Slightly Bizarre Protein Chemistry: Urea-Formaldehyde Resin from a Biochemical Perspective

A. Keith Dunker, William E. John, Richard Rammon, Barry Farmer, Susan J. Johns

Research output: Contribution to journalArticle

30 Scopus citations


A linear urea-formaldehyde polymer and a glycine polypeptide have a significant degree of chemical similarity. The low solubility of fibrous proteins, the planarity of the peptide bond, the existence of hydrogen-bonded structures such as a-helices and β-sheets when considered together, suggest new possibilities for interpreting the structure of the urea-formaldehyde polymer. These new possibilities could provide a chemical explanation for urea-formaldehyde solids based on colloidal substructure as has been proposed recently. X-ray diffraction patterns from urea-formaldehyde resins, reported here for the first time, as well as laser Raman spectra, lend support to the proposal that UF resins may contain protein-like colloidal regions of semicrystalline nature.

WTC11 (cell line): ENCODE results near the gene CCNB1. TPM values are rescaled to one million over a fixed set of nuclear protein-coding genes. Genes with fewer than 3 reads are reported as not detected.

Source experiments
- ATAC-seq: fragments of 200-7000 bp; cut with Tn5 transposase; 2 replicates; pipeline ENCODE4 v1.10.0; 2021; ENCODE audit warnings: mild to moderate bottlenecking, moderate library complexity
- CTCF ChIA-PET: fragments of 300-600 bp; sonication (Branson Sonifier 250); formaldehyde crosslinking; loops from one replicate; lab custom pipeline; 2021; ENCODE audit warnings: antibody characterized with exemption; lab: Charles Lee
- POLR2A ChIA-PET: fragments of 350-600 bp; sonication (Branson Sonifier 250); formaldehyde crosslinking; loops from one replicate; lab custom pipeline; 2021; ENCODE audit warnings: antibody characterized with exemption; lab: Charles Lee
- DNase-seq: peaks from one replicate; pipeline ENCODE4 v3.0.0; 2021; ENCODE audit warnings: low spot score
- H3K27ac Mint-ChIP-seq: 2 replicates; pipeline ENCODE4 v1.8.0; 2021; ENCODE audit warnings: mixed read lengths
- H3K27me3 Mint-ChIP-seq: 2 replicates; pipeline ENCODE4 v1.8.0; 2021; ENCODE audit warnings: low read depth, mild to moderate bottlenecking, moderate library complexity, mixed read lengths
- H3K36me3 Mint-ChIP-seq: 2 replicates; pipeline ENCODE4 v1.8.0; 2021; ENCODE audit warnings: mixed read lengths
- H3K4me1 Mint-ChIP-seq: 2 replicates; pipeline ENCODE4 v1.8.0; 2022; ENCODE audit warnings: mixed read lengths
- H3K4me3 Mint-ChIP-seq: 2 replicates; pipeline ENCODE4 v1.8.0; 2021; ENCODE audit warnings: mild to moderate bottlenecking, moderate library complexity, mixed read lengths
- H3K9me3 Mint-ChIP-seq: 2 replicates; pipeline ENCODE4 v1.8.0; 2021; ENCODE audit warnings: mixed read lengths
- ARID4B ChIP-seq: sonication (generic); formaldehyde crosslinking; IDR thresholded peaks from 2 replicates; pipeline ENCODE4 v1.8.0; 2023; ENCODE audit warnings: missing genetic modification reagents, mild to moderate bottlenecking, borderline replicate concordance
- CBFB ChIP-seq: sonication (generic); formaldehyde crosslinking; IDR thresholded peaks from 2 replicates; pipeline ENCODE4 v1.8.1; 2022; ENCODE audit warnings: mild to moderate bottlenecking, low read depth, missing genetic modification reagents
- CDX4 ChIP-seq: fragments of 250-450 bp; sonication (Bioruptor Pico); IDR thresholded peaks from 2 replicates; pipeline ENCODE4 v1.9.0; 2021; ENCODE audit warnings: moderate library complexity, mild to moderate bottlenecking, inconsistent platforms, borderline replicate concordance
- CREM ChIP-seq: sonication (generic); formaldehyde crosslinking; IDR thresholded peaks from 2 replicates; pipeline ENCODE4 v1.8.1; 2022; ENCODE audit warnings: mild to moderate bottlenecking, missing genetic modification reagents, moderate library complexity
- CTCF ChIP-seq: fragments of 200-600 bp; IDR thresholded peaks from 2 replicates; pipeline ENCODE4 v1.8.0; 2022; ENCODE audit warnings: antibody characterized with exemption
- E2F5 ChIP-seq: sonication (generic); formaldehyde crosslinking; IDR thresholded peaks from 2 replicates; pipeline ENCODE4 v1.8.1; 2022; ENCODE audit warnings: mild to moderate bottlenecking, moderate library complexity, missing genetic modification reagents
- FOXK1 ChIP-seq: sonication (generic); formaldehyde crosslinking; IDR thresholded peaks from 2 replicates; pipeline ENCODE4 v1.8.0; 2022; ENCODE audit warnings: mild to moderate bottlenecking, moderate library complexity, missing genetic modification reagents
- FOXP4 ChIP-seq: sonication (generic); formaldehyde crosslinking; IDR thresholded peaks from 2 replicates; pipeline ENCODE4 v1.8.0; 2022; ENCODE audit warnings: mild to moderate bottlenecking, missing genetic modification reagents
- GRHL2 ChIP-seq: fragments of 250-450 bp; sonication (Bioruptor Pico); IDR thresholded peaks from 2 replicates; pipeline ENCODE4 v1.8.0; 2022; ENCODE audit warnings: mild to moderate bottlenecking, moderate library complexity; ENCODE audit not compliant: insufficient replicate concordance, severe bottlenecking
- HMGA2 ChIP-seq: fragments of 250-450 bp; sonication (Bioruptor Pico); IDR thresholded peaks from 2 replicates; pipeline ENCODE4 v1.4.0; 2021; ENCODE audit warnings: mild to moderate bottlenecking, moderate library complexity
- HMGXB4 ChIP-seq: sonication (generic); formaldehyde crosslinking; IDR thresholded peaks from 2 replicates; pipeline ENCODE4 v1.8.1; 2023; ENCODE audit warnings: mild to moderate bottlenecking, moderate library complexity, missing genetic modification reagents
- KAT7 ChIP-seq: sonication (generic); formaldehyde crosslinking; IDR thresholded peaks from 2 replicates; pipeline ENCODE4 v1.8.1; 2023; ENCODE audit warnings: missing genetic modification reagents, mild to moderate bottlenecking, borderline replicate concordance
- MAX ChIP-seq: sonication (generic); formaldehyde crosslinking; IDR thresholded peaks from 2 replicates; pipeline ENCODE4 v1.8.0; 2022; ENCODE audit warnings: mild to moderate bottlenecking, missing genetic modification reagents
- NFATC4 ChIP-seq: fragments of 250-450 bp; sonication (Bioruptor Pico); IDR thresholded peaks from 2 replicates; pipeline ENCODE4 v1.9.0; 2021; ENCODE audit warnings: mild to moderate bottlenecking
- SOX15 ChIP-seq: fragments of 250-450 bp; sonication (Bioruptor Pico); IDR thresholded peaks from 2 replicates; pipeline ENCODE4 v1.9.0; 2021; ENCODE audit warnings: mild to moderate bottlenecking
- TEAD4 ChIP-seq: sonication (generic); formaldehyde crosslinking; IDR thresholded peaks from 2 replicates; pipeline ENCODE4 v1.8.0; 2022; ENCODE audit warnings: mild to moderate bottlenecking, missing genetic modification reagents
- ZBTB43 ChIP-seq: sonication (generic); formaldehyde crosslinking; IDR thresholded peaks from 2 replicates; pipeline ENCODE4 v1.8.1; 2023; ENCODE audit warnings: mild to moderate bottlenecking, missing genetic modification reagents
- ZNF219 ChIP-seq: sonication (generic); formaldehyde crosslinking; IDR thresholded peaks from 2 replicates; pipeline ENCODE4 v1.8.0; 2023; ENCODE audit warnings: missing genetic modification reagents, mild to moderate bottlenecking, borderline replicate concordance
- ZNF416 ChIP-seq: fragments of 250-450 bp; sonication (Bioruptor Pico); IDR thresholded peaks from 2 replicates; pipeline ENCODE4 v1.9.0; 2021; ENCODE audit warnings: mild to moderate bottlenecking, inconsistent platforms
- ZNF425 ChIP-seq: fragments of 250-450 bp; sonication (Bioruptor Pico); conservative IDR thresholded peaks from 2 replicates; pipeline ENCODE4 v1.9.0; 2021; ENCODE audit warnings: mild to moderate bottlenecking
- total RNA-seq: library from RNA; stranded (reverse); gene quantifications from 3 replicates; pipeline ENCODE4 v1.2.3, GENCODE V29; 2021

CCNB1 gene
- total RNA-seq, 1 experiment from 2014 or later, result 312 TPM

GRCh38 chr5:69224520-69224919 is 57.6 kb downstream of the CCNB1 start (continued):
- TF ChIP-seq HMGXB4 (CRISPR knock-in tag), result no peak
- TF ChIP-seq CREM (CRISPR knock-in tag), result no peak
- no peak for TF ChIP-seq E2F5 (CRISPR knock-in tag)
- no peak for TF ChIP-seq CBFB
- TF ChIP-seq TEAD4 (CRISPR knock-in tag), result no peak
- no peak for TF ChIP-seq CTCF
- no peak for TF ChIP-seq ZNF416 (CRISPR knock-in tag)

Original languageEnglish (US)
Pages (from-to)153-176
Number of pages24
JournalThe Journal of Adhesion
Issue number2
StatePublished - Jan 1 1986



  • Alpha-helix
  • Beta-sheet
  • Biochemical perspective
  • Colloidal structure
  • Protein-like structure
  • Urea-formaldehyde polymer

ASJC Scopus subject areas

  • Chemistry(all)
  • Mechanics of Materials
  • Surfaces and Interfaces
  • Surfaces, Coatings and Films
  • Materials Chemistry

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